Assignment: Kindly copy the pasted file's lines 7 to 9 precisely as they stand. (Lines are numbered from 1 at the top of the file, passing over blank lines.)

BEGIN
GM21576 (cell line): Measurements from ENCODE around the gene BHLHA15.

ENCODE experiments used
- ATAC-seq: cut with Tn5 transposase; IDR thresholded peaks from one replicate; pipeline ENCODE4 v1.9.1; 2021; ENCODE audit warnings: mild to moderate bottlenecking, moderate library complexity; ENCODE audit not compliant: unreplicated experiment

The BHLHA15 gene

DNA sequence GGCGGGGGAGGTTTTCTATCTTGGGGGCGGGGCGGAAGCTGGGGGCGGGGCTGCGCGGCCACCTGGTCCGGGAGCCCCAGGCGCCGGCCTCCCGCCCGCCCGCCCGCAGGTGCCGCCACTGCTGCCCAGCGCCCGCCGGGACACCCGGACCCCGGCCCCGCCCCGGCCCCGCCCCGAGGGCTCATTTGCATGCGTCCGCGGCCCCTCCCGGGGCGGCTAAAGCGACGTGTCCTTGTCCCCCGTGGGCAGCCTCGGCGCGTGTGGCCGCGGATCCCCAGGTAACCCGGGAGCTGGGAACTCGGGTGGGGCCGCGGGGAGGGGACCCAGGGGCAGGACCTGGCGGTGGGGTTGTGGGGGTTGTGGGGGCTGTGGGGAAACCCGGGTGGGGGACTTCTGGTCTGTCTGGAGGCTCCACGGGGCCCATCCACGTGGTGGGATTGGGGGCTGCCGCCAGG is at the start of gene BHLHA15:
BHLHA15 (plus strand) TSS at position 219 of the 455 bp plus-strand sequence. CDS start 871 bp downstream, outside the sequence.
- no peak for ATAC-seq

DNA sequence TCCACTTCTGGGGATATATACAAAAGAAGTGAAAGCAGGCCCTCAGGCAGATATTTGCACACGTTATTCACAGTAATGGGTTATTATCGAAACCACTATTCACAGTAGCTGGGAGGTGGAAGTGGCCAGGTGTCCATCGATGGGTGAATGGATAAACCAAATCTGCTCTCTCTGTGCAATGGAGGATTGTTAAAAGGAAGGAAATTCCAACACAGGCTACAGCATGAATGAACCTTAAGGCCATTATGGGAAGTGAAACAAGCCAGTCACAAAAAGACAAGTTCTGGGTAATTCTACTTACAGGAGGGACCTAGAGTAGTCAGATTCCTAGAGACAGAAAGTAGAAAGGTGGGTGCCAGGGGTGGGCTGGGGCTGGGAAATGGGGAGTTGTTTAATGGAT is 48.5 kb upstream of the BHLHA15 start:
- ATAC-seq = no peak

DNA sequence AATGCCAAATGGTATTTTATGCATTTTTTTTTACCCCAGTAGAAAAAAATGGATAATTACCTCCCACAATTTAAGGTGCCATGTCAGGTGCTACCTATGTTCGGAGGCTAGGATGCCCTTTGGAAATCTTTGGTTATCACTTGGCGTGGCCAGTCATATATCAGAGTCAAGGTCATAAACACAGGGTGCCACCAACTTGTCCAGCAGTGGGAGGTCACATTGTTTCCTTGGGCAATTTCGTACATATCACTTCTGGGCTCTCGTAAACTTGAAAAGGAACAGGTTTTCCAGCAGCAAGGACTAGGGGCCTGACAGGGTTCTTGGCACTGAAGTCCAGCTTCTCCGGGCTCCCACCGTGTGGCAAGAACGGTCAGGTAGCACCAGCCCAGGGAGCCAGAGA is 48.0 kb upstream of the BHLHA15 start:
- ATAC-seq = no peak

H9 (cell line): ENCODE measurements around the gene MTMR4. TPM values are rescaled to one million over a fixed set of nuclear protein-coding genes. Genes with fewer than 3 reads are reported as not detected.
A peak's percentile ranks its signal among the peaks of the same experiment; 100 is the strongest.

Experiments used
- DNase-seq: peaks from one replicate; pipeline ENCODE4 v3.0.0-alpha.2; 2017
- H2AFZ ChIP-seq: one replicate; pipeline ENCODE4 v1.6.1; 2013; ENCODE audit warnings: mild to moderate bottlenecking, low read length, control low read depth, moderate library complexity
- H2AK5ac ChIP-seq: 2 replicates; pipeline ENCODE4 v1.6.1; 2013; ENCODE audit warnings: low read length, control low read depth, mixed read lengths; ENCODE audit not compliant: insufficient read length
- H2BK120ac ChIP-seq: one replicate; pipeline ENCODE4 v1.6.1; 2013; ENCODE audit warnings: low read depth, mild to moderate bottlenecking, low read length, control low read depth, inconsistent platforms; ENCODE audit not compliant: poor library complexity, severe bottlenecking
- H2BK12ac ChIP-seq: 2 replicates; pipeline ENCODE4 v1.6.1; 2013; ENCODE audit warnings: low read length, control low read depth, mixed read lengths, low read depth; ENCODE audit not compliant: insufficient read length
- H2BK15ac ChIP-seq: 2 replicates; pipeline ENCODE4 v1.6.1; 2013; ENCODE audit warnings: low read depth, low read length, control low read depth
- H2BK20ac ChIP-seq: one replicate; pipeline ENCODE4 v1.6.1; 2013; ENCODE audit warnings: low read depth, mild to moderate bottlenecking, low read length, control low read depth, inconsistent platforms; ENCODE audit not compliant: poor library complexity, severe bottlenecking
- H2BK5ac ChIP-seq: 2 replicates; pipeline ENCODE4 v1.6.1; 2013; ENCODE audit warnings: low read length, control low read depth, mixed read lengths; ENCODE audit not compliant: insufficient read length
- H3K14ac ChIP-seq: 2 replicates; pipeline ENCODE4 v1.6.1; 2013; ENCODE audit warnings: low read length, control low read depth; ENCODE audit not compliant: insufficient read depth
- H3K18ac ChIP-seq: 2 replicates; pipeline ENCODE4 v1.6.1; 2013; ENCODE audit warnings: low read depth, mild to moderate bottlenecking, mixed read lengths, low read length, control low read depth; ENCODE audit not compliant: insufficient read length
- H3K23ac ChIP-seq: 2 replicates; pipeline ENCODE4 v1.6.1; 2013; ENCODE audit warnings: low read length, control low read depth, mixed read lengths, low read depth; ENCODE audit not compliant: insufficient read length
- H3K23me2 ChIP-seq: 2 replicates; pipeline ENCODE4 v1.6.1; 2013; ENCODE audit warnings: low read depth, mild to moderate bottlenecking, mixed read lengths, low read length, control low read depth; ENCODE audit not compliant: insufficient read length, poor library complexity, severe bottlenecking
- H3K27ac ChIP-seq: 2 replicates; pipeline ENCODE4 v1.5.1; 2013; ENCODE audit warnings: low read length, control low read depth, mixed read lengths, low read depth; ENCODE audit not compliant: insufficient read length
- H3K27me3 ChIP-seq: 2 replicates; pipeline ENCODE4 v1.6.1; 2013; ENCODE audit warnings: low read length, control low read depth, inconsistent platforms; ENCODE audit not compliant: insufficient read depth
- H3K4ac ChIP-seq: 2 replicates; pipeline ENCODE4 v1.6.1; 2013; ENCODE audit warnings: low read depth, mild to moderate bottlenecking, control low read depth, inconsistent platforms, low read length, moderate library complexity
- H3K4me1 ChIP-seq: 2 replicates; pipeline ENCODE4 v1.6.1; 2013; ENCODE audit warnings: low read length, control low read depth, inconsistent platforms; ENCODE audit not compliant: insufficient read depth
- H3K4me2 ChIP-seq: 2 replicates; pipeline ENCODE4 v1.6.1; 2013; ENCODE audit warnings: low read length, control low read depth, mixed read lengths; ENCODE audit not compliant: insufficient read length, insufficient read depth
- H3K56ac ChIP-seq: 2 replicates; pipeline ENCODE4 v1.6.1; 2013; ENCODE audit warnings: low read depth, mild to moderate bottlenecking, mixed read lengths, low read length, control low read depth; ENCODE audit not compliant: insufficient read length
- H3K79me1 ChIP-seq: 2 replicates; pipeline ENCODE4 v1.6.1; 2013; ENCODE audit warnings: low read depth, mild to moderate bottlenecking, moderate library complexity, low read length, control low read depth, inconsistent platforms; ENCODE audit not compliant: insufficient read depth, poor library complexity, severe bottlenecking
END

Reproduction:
- no peak for ATAC-seq

DNA sequence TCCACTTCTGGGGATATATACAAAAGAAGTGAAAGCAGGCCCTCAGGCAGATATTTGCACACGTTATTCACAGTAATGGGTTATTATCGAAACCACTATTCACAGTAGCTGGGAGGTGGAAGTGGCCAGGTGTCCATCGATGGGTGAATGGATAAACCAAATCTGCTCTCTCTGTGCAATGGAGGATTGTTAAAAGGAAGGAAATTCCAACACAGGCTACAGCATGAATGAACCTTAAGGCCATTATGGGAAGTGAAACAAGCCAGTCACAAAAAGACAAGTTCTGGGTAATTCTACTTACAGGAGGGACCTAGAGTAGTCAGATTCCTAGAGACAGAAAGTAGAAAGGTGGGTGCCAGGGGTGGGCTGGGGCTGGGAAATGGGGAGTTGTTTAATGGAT is 48.5 kb upstream of the BHLHA15 start:
- ATAC-seq = no peak